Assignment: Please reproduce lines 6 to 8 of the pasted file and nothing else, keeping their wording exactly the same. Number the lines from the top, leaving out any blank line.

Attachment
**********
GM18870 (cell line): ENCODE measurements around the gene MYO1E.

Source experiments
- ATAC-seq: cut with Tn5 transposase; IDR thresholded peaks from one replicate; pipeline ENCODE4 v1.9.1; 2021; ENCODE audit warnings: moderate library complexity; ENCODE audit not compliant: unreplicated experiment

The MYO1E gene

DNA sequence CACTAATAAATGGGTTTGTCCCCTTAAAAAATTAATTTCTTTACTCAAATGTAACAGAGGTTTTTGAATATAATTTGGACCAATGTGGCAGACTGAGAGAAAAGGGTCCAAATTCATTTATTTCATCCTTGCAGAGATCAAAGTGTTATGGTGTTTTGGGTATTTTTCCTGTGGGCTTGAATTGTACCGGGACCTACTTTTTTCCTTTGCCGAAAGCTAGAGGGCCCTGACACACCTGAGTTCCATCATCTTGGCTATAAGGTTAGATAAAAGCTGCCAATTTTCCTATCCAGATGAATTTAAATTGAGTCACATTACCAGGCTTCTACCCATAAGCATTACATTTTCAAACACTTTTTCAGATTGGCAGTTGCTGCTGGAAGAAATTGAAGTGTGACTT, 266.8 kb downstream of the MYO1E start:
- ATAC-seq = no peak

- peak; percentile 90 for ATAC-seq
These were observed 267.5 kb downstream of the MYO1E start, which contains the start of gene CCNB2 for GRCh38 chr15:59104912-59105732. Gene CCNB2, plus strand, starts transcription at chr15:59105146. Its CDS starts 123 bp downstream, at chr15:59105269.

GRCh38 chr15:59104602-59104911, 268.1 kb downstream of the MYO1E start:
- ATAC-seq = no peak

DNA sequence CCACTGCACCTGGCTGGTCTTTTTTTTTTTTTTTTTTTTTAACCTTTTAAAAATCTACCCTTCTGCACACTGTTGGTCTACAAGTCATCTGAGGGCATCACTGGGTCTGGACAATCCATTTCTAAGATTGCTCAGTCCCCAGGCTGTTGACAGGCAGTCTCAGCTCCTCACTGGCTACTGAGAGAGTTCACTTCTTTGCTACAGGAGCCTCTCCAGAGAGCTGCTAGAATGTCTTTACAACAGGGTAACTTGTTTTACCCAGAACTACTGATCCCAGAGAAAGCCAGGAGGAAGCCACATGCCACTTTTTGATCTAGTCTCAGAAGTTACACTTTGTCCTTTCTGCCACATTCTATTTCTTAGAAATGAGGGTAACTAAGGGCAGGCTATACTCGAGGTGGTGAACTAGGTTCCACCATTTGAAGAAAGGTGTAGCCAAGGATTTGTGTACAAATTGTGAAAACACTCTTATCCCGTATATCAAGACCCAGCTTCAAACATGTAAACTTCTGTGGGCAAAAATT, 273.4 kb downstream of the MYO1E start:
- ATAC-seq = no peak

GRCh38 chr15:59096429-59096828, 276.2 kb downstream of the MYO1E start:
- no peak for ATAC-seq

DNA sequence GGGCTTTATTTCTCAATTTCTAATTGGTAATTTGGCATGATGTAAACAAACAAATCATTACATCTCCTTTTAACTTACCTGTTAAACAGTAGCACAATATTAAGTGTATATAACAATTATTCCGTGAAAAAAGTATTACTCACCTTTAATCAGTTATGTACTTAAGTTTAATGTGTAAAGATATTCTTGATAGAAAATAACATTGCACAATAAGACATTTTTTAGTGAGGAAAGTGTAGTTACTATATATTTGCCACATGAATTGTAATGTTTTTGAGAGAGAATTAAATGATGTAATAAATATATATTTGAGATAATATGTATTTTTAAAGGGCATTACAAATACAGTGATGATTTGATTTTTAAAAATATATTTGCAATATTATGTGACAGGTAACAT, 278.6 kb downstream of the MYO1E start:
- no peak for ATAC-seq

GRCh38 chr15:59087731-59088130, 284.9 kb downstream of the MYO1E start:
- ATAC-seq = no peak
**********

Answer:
- ATAC-seq = no peak

- peak; percentile 90 for ATAC-seq
These were observed 267.5 kb downstream of the MYO1E start, which contains the start of gene CCNB2 for GRCh38 chr15:59104912-59105732. Gene CCNB2, plus strand, starts transcription at chr15:59105146. Its CDS starts 123 bp downstream, at chr15:59105269.